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The sixteenth century was resplendent with the light of reformed Christianity, but, as at the first, it derived much of its brilliancy from the sparks struck by the rough hand of persecution.

The claim of Spain to America was based upon its discovery by Columbus, and the grant of Pope Alexander VI. These so-called muniments of title were fortified by explorations and settlements. From these last Spain derived immense riches, and became the most powerful nation of Europe. But her wealth was devoted to the destruction of the reformed faith, which, kindled in Germany by Luther, was spreading rapidly over the continent. But God, who restrains the wrath of man and makes the remainder thereof to praise him, brought good out of the evil designed.

The refusal of the pope to divorce the Spanish wife of Henry VIII. of England, caused that royal Blue Beard to separate his kingdom from the domination of the Catholic see, and to encourage its tendency to embrace the principles of the Reformation. The effort of the papacy to crush out the Reformation in France and the Netherlands led to the implantation in America of the Protestant English race.

Among the English who volunteered, in 1569, for the defense of the Protestant religion on the continent, was a youth of seventeen, who left Oxford and his studies to learn the art of war under Admiral Coligny and William the Silent. While thus engaged, he conceived a mortal hatred to Spain, and perceiving that her strength lay in her American possessions, he conceived the idea of wresting the New World from her by English colonization. This youth became the celebrated soldier, statesman, courtier, poet, historian, and philosopher, Sir Walter Raleigh. When, by his courage, he had won military renown, and by his address had won the favor of his great sovereign, Elizabeth, and wealth came with honor, he devoted it to the realization of his great design. His colony at Roanoke Island, planted in 1584, perished, indeed, because he was forced to neglect it to aid in the defense of England against the great Spanish Armada, designed to crush out Protestantism in that kingdom. But the inspiration of his genius did not die. The pusillanimous James, who succeeded his heroic mistress on the throne, cast him into the Tower, after the mockery of a trial for treason, and finally beheaded him, at the behest of the Spanish king. But if Catholic Spain compassed his death, it was not till he had struck that power a mortal blow, at Cadiz, on 21st June, 1596, in the destruction of her fleet and the capture of the city, a blow which marks the beginning of her decadence as a great power. Nor was he put to death till he had seen the beginning of the fulfillment of his prediction, that he should " live to see America an English nation." In his prison walls, he heard of, if he could not see, the departure of the little fleet which carried the English colony to Jamestown, in 1607; and before his execution, in 1618, Virginia had become a vigorous colony under the London Company, which had succeeded to his charter rights.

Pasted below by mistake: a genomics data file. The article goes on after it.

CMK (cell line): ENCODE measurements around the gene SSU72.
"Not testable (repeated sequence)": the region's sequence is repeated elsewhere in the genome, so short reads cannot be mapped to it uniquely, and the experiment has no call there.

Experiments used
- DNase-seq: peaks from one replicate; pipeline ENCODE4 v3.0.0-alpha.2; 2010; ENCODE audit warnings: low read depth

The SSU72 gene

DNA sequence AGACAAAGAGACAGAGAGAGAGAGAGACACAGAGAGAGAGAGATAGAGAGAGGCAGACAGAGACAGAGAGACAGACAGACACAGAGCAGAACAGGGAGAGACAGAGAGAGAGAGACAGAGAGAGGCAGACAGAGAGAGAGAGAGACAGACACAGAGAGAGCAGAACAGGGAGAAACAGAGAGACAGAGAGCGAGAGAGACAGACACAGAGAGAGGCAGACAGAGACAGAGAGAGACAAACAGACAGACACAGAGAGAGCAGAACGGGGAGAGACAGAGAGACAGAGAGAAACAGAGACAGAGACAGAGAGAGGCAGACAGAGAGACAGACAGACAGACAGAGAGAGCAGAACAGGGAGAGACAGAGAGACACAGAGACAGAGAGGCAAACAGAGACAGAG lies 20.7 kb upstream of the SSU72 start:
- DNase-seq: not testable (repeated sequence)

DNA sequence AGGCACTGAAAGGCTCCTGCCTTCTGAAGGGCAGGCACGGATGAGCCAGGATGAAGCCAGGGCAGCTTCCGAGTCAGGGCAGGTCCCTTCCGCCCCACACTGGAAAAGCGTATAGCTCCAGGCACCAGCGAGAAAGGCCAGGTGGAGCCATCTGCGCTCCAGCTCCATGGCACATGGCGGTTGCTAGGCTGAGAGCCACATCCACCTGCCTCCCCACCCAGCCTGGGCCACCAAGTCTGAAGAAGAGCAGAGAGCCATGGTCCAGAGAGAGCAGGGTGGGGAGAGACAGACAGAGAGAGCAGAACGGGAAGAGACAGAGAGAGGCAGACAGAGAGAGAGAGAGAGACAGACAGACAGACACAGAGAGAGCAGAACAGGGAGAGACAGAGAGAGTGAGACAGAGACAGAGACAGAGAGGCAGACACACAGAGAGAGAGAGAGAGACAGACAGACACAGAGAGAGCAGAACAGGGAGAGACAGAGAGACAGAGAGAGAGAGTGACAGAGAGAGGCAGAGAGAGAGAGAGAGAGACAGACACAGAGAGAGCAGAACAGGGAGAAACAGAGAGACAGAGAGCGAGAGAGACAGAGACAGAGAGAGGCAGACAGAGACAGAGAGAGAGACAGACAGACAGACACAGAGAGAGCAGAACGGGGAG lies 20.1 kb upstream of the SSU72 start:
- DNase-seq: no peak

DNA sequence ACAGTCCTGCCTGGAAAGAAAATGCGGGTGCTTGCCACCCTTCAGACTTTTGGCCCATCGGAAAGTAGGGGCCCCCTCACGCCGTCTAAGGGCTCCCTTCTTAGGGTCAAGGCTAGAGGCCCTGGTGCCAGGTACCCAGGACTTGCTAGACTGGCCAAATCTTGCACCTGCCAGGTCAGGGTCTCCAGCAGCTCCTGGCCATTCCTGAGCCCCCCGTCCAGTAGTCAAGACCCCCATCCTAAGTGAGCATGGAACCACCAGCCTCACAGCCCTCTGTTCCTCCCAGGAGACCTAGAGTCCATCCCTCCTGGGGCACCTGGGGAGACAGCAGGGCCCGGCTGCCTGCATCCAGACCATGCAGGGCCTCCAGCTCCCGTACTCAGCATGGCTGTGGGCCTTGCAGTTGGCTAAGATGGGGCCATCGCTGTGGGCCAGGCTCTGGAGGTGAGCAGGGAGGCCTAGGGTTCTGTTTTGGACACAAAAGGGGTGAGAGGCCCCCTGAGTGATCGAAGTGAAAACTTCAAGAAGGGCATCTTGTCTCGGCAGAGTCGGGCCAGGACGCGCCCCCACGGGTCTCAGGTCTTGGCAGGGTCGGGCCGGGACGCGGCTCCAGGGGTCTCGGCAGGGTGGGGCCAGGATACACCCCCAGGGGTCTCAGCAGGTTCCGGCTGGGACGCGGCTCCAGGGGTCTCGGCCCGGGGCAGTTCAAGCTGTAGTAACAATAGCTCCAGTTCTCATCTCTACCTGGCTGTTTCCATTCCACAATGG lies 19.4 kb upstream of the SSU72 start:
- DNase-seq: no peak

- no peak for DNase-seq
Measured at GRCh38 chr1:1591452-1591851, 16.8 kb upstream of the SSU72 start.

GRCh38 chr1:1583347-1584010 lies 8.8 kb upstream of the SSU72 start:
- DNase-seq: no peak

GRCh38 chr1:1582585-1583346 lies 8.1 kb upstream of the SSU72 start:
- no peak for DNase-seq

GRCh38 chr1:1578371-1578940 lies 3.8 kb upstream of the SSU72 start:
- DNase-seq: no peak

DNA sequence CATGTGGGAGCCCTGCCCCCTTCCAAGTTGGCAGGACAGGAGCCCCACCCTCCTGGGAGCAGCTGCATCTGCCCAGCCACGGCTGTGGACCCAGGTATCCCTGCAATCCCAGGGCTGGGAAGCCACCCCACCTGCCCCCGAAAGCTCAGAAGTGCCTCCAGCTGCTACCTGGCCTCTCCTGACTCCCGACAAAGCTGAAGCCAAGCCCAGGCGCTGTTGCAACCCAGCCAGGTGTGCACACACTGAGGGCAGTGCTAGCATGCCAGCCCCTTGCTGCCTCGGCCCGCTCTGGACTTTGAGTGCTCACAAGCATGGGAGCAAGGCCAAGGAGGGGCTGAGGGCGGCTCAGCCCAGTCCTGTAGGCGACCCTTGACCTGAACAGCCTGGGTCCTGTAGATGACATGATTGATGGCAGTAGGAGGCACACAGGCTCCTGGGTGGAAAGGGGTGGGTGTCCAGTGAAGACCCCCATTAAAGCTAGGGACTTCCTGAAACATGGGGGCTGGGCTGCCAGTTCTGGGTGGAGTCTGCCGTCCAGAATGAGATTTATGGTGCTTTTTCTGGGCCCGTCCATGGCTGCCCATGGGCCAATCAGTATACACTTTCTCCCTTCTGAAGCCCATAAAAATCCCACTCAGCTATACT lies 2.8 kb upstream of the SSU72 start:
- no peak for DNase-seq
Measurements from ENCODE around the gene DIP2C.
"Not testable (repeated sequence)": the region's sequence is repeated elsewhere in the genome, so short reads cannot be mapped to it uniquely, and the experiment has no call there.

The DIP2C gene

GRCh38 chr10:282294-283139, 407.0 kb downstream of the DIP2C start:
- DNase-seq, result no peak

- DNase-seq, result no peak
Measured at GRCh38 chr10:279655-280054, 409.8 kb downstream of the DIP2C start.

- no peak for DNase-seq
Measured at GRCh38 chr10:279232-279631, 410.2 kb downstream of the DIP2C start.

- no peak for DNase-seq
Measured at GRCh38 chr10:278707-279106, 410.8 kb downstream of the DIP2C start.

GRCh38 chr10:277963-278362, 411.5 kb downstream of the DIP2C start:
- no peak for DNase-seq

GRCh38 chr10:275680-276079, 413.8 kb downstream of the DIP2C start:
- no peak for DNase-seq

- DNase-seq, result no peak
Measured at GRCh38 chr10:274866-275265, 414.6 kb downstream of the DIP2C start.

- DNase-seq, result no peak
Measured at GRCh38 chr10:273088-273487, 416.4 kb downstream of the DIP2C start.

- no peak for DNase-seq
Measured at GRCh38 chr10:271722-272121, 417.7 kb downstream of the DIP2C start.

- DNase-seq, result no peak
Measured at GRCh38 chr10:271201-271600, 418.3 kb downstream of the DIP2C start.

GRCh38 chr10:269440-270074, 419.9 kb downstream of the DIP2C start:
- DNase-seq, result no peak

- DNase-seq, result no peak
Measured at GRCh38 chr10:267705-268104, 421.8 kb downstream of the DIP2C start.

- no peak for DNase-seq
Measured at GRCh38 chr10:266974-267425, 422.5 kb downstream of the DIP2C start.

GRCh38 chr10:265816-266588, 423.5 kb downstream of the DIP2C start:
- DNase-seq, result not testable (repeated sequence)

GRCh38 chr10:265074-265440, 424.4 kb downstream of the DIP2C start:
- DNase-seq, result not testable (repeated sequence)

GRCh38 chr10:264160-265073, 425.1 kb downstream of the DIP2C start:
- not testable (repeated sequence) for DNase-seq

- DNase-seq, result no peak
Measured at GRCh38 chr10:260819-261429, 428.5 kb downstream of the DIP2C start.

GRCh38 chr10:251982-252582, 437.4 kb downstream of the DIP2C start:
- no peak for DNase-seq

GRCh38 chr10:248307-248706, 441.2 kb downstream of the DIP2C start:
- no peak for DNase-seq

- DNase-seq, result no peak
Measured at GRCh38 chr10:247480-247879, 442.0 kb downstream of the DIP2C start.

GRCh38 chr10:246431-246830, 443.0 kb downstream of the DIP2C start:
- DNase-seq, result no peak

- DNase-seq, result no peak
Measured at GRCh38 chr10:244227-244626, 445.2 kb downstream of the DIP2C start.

The planting of that colony marks a most important era in the history of the world. It was the beginning of the system of English colonization, which has belted the earth, and has made the inhabitants of the little British Isles the greatest power in the world. From that feeble germ, preserved from destruction by an Indian maiden, has been developed an English nation which controls the continent of North America, and, within three hundred years, has become one among the foremost nations of the earth. Had not Pocahontas thrown herself between the heroic Smith and the uplifted club raised for his execution, the feeble colony would have lost its protecting genius, and would, doubtless, have perished. Had it perished, the Latin nations, with imperialism in church and state, would, doubtless, have possessed the continent they already so largely occupied. What would have been the result we may see by looking upon Mexico, with her degenerate people and unstable government, permanent in nothing but in oppression and misrule.

But in the councils of heaven it had been determined that the tree of liberty should be planted in America, and should so flourish in its genial soil that it should fill the land and cast its benign influences over all the earth. For this great trust, but one people was fitted--the liberty-loving, the liberty-preserving Anglo-Saxon race. They came with English Protestantism, and English constitutional law, developed under Magna Charta by free Parliaments. In the keeping of that handful of men who landed at Jamestown in 1607, was the hope of America lor free institutions.

But, as has been the history of liberty in all ages, its preservation here has cost a continuous struggle. Not only on American soil, but on European fields, the possession of America was the bone of contention between Catholic and Protestant powers for a century and a half. Finally, in 1763, Protestant England was left in possession of the continent east of the Mississippi, except the Floridas bordering the Gulf of Mexico. The hand of Providence had thus prepared the way for the great republic, soon to succeed the British power in all of its territory south of the lakes. In this preparation, as we look back at it now in the light of history, nothing is more striking than the training of the peoples for their great work of establishing free institutions in America. In the school of tyranny, they learned to value liberty.

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